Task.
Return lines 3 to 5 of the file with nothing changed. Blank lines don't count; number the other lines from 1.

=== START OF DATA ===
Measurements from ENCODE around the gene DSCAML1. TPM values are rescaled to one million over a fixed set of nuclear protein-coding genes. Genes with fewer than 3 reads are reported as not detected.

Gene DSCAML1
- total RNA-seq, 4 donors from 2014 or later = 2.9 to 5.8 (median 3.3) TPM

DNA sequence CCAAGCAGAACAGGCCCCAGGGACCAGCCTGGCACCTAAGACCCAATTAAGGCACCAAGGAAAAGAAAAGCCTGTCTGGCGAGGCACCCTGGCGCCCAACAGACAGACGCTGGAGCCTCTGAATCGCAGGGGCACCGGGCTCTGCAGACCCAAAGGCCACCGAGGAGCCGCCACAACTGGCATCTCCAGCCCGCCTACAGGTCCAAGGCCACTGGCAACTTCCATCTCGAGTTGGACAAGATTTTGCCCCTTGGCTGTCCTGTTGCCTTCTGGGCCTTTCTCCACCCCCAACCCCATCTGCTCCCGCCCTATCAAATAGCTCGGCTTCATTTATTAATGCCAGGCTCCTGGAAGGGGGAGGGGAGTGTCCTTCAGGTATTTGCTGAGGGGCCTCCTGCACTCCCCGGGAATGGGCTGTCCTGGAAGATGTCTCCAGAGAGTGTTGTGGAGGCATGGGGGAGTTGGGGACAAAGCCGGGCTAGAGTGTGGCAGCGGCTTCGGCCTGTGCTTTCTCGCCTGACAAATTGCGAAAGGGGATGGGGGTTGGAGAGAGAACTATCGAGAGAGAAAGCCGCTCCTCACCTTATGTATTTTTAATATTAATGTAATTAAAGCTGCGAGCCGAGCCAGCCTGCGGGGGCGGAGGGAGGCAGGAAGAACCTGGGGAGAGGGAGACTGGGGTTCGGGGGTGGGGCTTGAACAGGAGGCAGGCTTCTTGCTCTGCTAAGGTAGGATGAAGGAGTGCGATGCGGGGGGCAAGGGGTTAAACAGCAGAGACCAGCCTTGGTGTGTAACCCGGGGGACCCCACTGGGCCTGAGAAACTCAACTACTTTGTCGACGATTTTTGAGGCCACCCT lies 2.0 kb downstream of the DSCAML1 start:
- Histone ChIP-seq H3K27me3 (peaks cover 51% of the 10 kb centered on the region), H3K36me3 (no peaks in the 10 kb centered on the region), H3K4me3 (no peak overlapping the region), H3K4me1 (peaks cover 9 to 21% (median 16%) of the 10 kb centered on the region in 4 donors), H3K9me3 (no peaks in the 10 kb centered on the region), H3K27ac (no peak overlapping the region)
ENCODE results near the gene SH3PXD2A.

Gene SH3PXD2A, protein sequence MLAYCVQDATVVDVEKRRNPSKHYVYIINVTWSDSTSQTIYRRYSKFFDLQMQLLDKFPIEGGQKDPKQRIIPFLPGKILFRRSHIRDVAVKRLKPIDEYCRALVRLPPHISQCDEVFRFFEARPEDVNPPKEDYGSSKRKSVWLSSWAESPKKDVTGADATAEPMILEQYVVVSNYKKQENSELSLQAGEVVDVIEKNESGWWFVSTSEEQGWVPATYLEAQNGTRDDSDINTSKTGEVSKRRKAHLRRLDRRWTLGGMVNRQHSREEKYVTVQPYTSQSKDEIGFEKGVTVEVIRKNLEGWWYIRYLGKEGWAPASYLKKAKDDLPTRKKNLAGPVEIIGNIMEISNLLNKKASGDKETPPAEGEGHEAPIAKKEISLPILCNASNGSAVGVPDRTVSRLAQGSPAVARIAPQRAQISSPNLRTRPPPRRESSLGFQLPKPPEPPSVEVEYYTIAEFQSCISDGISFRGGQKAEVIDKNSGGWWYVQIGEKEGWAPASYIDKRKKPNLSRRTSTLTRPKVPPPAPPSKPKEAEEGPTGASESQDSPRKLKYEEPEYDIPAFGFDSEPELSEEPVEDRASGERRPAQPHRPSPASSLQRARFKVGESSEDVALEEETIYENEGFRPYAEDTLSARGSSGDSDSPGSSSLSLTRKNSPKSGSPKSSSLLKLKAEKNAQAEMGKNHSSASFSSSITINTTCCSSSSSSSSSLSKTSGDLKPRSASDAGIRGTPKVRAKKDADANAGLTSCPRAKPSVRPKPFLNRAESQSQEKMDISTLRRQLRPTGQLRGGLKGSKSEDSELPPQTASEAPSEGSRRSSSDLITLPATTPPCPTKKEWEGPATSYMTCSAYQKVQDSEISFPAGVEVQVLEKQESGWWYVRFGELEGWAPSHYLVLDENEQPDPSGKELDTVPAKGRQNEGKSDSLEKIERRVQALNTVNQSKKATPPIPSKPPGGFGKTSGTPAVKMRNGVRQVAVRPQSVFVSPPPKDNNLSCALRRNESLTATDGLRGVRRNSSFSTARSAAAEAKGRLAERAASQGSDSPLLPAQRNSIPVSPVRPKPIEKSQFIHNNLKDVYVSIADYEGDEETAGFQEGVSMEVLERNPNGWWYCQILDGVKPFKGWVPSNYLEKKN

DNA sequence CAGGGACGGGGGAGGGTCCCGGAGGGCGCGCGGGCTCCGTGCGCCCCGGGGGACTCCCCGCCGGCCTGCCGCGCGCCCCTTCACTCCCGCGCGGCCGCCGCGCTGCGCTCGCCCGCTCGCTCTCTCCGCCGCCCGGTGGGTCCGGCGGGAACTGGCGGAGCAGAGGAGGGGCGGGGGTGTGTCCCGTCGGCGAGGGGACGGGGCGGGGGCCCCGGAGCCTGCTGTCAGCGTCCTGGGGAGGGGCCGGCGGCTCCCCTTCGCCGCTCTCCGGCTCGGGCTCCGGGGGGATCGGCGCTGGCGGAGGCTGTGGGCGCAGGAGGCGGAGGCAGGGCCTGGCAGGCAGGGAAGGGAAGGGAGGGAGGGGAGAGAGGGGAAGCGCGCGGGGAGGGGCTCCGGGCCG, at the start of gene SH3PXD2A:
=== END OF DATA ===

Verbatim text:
- total RNA-seq, 4 donors from 2014 or later = 2.9 to 5.8 (median 3.3) TPM

DNA sequence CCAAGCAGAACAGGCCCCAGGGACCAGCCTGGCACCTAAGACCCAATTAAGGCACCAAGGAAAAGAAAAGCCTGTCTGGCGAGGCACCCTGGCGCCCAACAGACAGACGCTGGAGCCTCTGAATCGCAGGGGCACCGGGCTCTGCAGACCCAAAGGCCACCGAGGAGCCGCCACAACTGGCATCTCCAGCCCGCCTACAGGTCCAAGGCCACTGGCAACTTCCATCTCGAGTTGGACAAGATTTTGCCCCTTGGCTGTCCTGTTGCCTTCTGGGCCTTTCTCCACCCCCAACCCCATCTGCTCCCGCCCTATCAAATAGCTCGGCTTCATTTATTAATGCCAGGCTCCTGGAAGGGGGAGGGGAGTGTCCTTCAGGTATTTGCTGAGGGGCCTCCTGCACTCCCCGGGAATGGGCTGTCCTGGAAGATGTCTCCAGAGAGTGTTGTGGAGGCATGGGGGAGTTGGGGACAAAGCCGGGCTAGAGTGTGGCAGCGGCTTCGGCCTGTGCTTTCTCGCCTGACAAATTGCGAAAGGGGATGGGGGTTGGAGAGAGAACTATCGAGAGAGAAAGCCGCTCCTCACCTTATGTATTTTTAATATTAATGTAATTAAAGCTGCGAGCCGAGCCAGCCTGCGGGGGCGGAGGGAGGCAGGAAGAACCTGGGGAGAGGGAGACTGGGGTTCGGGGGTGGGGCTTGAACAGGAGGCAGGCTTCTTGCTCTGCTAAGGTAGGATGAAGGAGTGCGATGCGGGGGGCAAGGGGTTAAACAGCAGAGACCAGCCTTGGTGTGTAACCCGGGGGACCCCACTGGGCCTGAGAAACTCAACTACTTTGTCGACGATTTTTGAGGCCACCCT lies 2.0 kb downstream of the DSCAML1 start:
- Histone ChIP-seq H3K27me3 (peaks cover 51% of the 10 kb centered on the region), H3K36me3 (no peaks in the 10 kb centered on the region), H3K4me3 (no peak overlapping the region), H3K4me1 (peaks cover 9 to 21% (median 16%) of the 10 kb centered on the region in 4 donors), H3K9me3 (no peaks in the 10 kb centered on the region), H3K27ac (no peak overlapping the region)